|Magnesium stable isotope fractionation in marine biogenic calcite and aragonite|Wombacher, F.; Eisenhauer, A.; Bohm, F.; Gussone, N.; Regenberg, M.; Dullo, W.C.; Rüggeberg, A. (2011). Magnesium stable isotope fractionation in marine biogenic calcite and aragonite. Geochim. Cosmochim. Acta 75(19): 5797-5818. dx.doi.org/10.1016/j.gca.2011.07.017
In: Geochimica et Cosmochimica Acta. Elsevier: Oxford,New York etc.. ISSN 0016-7037, more
|Authors|| || Top |
- Wombacher, F.
- Eisenhauer, A.
- Bohm, F.
- Gussone, N.
- Regenberg, M.
- Dullo, W.C.
- Rüggeberg, A., more
This survey of magnesium stable isotope compositions in marine biogenic aragonite and calcite includes samples from corals, sclerosponges, benthic porcelaneous and planktonic perforate foraminifera, coccolith oozes, red algae, and an echinoid and brachiopod test. The analyses were carried out using MC-ICP-MS with an external repeatability of +/- 0.22 parts per thousand (2SD for d26Mg; n = 37), obtained from a coral reference sample (JCp-1).
Magnesium isotope fractionation in calcitic corals and sclerosponges agrees with published data for calcitic speleothems with an average d26Mgcalcite-seawater = -2.6 +/- 0.3 parts per thousand that appears to be weakly related to temperature. With one exception (Vaceletia spp.), aragonitic corals and sclerosponges also display uniform Mg isotope fractionations relative to seawater with d26Mgbiogenicaragonite-seawater = -0.9 +/- 0.2.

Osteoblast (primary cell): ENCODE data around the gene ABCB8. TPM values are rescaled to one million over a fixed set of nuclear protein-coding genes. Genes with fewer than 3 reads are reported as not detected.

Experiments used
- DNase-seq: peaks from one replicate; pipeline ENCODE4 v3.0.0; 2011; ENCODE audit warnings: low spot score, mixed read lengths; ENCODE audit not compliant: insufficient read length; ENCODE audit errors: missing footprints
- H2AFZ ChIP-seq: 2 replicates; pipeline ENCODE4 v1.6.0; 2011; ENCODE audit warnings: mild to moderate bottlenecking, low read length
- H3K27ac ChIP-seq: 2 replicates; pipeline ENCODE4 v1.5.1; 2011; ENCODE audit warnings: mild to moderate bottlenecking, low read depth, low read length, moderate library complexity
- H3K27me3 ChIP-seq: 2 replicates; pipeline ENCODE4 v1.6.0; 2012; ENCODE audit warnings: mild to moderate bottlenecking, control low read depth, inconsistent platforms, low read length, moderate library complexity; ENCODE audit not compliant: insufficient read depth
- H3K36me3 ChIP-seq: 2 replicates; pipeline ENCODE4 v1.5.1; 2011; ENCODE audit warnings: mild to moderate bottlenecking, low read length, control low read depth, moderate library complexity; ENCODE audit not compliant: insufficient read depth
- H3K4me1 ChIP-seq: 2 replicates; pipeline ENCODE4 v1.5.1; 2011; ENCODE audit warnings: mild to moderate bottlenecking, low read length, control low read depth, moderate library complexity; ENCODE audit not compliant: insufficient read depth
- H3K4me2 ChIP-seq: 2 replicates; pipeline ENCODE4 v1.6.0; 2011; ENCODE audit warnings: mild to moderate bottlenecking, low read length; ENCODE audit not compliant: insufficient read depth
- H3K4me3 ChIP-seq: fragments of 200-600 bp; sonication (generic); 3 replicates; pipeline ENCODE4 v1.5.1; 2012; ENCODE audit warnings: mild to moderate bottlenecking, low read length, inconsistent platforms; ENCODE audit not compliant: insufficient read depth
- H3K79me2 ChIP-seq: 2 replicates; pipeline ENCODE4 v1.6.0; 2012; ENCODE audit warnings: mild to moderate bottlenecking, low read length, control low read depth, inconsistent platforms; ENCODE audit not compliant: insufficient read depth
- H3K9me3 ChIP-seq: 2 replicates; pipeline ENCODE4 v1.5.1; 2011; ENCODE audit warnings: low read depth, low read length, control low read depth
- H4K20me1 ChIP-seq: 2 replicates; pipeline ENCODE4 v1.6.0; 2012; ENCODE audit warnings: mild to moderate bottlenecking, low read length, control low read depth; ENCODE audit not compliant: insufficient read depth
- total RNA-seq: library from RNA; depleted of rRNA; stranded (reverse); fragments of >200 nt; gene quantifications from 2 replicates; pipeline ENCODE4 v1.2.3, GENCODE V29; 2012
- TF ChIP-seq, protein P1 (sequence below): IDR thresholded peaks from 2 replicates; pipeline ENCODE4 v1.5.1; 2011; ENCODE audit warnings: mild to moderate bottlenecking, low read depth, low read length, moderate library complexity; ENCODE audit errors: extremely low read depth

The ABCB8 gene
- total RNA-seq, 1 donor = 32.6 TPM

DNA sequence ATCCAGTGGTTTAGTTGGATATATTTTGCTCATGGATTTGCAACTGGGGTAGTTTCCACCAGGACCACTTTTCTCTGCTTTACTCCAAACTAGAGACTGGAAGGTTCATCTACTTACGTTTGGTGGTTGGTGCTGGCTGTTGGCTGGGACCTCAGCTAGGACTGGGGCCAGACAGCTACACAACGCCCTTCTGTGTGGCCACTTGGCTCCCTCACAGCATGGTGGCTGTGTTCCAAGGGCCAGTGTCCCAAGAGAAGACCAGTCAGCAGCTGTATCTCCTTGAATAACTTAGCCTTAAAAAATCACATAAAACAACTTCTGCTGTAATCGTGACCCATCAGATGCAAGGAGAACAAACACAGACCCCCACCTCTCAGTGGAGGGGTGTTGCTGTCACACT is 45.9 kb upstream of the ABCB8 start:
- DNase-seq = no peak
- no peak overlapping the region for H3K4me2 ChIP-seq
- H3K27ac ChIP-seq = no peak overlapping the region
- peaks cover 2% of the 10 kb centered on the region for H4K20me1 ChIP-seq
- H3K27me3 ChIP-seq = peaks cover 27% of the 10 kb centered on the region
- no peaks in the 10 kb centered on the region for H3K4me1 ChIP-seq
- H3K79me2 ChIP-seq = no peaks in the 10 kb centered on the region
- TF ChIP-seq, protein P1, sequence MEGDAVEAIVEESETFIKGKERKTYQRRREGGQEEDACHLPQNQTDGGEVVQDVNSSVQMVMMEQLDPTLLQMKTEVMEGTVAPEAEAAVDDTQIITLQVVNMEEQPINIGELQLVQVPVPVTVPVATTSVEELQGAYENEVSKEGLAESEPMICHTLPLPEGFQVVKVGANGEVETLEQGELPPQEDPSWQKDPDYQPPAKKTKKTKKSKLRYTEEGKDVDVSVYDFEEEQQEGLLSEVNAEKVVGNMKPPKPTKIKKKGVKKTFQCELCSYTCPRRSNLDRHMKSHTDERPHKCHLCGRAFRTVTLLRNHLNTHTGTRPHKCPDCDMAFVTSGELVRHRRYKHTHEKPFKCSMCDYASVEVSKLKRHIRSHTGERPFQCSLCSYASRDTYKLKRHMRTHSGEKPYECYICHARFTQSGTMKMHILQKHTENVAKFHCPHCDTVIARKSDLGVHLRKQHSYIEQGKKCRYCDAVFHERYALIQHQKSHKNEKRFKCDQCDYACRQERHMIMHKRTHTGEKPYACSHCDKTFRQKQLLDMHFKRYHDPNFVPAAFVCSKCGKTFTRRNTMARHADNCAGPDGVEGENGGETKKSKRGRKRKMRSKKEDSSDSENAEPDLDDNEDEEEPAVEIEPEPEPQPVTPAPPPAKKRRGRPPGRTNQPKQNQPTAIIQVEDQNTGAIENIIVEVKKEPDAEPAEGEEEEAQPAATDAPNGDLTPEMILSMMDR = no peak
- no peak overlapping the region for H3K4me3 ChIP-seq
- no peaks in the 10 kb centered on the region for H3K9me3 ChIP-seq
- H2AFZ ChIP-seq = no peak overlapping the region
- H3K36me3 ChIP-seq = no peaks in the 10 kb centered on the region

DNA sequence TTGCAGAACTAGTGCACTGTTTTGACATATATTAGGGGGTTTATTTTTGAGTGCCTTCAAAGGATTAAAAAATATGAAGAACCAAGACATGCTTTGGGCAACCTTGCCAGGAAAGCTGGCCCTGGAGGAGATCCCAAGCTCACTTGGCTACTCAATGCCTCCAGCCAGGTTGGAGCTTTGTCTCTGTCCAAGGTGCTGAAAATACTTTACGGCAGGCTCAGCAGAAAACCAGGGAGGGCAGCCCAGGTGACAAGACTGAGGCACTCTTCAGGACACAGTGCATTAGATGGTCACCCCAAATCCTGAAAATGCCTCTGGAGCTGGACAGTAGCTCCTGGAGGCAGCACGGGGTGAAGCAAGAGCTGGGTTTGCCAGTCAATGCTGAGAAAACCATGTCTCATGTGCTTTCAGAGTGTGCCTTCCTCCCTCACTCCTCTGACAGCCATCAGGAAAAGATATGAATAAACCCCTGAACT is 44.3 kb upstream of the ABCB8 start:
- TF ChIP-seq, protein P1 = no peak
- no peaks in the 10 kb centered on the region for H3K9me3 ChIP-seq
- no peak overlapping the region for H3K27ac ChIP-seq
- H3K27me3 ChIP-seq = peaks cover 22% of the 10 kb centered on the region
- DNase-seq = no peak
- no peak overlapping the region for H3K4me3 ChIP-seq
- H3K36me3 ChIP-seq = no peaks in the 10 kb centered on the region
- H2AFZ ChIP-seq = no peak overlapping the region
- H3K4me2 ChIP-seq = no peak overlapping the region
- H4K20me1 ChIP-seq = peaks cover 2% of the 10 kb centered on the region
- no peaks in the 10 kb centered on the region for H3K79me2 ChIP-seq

Magnesium isotopes in high-Mg calcites from red algae, echinoids and perhaps some porcelaneous foraminifera as well as in all low-Mg calcites (perforate foraminifera, coccoliths and brachiopods) display significant biological influences. For planktonic foraminifera, the Mg isotope data is consistent with the fixation of Mg by organic material under equilibrium conditions, but appears to be inconsistent with Mg removal from vacuoles. Our preferred model, however, suggests that planktonic foraminifera synthesize biomolecules that increase the energetic barrier for Mg incorporation. In this model, the need to remove large quantities of Mg from vacuole solutions is avoided. For the high-Mg calcites from echinoids, the precipitation of amorphous calcium carbonate may be responsible for their weaker Mg isotope fractionation.
Disregarding superimposed biological effects, it appears that cation light isotope enrichments in CaCO3 principally result from a chemical kinetic isotope effect, related to the incorporation of cations at kink sites. In this model, the systematics of cation isotope fractionations in CaCO3 relate to the activation energy required for cation incorporation, which probably reflects the dehydration of the cation and the crystal surface and bond formation at the incorporation site. This kinetic incorporation model predicts (i) no intrinsic dependence on growth rate, unless significant back reaction upon slow growth reduces the isotope fractionation towards that characteristic for equilibrium isotope partitioning (this may be observed for Ca isotopes in calcites), (ii) a small decrease of isotope fractionation with increasing temperature that may be amplified if higher temperatures promote back reaction and (iii) a sensitivity to changes in the activation barrier caused by additives such as anions or biomolecules or by the initial formation of amorphous CaCO3.